We wrote recently about Olympus DAO and mentioned that it has spawned many forks. Recently, a new kid in the Olympus DAO-fork block – Klima DAO – has been turning heads as it has amassed a treasury worth over $110 million in under a month since its inception. So what is Klima DAO and how is it different from other Olympus forks?
In short, Klima DAO is a decentralized autonomous organization (DAO) and DeFi protocol that aims to drive climate action via a carbon-backed, algorithmic currency – its KLIMA token. Its goal is to encourage emissions cuts by pushing up the price of carbon assets.
However, before we dive deeper into Klima DAO, we have to first familiarize ourselves with the carbon market.
The carbon market is a market for trading carbon emission credits, with the aim of providing economic incentives for emissions reduction. Each credit represents the reduction or removal of 1mtCO2e (1 metric tonne of CO2 equivalent) from the atmosphere. This also includes carbon sequestered or avoided due to the implementation of the project. Two types of carbon markets exist – the mandatory (or compliance) carbon market, and the voluntary carbon market.
Compliance carbon markets are legally binding schemes that enforce a maximum limit on total emissions and allow participants (e.g. countries/industries) to trade their emission allowances. Participants can profit by selling unused allowances to others who require extra allowances to adhere to their own emissions limits. Examples of this include the emissions trading systems of the EU, Australia, California, British Columbia, and others.
The voluntary carbon markets (VCM) on the other hand, are technically unregulated. They do not receive government oversight but are governed by VCM standards administrators such as Verra and Gold Standard. Unlike the compliance market, there is no maximum limit on the number of carbon credits that can be issued or traded. Climate positive projects produce ‘credits’ to sell, whereas polluters buy these credits to ‘offset’ their emissions – the terms ‘credit’ and ‘offset’ are sometimes used interchangeably.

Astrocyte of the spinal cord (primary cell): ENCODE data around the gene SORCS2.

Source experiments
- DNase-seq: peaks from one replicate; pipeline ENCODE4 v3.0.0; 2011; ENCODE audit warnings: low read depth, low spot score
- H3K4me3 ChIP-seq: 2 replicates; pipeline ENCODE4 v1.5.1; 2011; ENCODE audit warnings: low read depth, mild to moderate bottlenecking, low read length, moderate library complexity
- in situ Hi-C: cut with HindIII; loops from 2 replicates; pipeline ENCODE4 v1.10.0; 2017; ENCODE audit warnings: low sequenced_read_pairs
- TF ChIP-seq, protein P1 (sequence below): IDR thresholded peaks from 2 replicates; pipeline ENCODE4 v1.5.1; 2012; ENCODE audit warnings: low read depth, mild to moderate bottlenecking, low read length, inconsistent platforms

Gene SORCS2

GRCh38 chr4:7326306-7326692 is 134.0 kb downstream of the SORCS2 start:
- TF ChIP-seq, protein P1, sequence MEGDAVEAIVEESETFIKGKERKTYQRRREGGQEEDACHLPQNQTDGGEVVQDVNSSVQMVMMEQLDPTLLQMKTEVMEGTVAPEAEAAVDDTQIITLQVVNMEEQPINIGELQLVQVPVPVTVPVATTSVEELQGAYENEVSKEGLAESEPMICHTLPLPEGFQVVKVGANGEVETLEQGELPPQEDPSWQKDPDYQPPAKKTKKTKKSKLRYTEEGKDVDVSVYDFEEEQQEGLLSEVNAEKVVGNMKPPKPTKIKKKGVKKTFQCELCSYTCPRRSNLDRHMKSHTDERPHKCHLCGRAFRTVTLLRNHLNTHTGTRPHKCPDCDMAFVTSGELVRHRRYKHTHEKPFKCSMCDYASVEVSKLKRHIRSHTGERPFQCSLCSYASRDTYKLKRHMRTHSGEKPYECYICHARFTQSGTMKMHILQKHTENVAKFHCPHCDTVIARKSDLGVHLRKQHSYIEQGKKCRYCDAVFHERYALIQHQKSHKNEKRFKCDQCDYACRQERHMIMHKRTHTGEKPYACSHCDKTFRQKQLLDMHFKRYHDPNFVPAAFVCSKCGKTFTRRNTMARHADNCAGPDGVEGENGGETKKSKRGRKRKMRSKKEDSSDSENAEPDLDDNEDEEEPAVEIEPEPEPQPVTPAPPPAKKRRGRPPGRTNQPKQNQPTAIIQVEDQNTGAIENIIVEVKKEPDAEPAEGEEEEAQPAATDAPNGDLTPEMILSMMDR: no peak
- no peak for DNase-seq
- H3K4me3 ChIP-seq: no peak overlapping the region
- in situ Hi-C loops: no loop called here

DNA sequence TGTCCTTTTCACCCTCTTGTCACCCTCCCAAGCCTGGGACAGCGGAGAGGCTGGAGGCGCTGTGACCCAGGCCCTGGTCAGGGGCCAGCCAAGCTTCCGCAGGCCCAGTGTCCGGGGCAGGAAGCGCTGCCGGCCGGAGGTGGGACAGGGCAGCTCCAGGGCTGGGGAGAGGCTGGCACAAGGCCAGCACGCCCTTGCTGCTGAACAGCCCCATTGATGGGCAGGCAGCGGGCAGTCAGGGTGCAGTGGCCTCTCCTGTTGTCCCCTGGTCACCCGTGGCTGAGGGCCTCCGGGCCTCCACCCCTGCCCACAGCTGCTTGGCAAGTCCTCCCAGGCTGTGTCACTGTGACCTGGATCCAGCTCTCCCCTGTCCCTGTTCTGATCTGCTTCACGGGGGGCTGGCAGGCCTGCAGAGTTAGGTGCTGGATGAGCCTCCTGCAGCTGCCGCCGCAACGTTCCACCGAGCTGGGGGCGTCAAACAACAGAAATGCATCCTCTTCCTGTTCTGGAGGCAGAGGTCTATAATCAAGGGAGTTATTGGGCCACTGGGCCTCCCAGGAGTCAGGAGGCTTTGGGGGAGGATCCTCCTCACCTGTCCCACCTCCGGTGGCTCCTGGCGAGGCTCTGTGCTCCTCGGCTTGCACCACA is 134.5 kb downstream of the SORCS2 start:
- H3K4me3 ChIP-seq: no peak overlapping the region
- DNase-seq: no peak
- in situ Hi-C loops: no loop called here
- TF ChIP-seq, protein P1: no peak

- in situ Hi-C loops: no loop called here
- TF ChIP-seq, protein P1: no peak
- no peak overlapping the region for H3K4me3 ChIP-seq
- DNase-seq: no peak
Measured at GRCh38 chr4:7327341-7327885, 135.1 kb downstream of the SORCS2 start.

The most active buyers in the VCM are corporates from large sectors such as energy, tech, and finance as they try to meet their net-zero targets; however, individuals can also purchase credits to offset their emissions. Nonetheless, the use of the VCM to tackle climate change has also attracted its fair share of criticism, particularly surrounding the use of carbon offsets to greenwash a company’s image, or as a convenient substitute for real emissions reduction.
There is also much debate regarding the methodologies used to quantify carbon sequestered or avoided. Not all offsets are created equal, and the VCM can be important in delivering crucial funding to more transparent and robust climate-positive projects with genuine outcomes. In any case, while the VCM only operates at a fraction of the scale of the compliance market, it is a more flexible and global marketplace that functions according to the needs of its users.
Now, let’s get back to Klima DAO.
So, Klima DAO is a protocol trying to drive climate action by accelerating the price appreciation of carbon assets with its KLIMA token; today, these assets refer to the carbon credits which are traded in the VCM.
Klima DAO is a fork of the popular Olympus DAO protocol. As such, the fundamentals of its monetary and economic policy are similar, with one key difference.
While in Olympus DAO each OHM token is backed by 1 DAI, every KLIMA token is instead backed by 1 BCT (Base Carbon Tonne) token. To understand what is a BCT, we must now dive into another segue explaining the Toucan Protocol.
In a one-liner – Toucan Protocol is a project bringing carbon as a new money-lego into Web 3.0, and BCT is one of these carbon money-legos. So, how do Toucan Protocol and Klima DAO intersect?
First, carbon credits are purchased on the legacy carbon market through Verra. These carbon credits are then transferred from the legacy market and moved on-chain via the Toucan Carbon Bridge. The process by which legacy carbon credits are transferred on-chain via the Toucan Protocol are as follows.
First, a batch of carbon credits from a specific project and vintage are purchased from the legacy market. These credits are then transferred on-chain via the Toucan Carbon Bridge and turned into a ‘BatchNFT’ which is an NFT containing the details of the carbon sequestration or reduction project (e.g. the type, vintage, location, carbon tonnage). NFTs are not very liquid, so BatchNFTs are then fractionalized into fungible TCO2 tokens – the ‘T’ here standing for ‘toucan’, ‘tonne’, or ‘tokenized’.
However, these fungible TCO2 tokens still contain metadata referring to the BatchNFT in which they originated and are thus still not very liquid. To solve this, ‘carbon pools’ are created to deepen liquidity. These pools possess gating criteria which allow TCO2 meeting specific criteria to be deposited. Depositors then receive fungible ‘carbon reference tokens’ such as the BCT in exchange, which represent 1 carbon token from the carbon pool.
Base Carbon Tonne
Toucan’s first carbon pool is the one that is currently relevant to Klima DAO. It is called the ‘Base Carbon Tonne’ pool, with the fungible carbon reference tokens called ‘BCT’. The gating attributes of TCO2 for the BCT pool are 1) verified by Verra and 2) of vintage later than 2008. Thus, any user can deposit TCO2 tokens which meet these criteria and receive the fungible, more liquid BCT in exchange. Each BCT represents 1 TCO2 in the BCT pool, which in the real world equates to 1 tonne of carbon emissions reduced or removed from the atmosphere.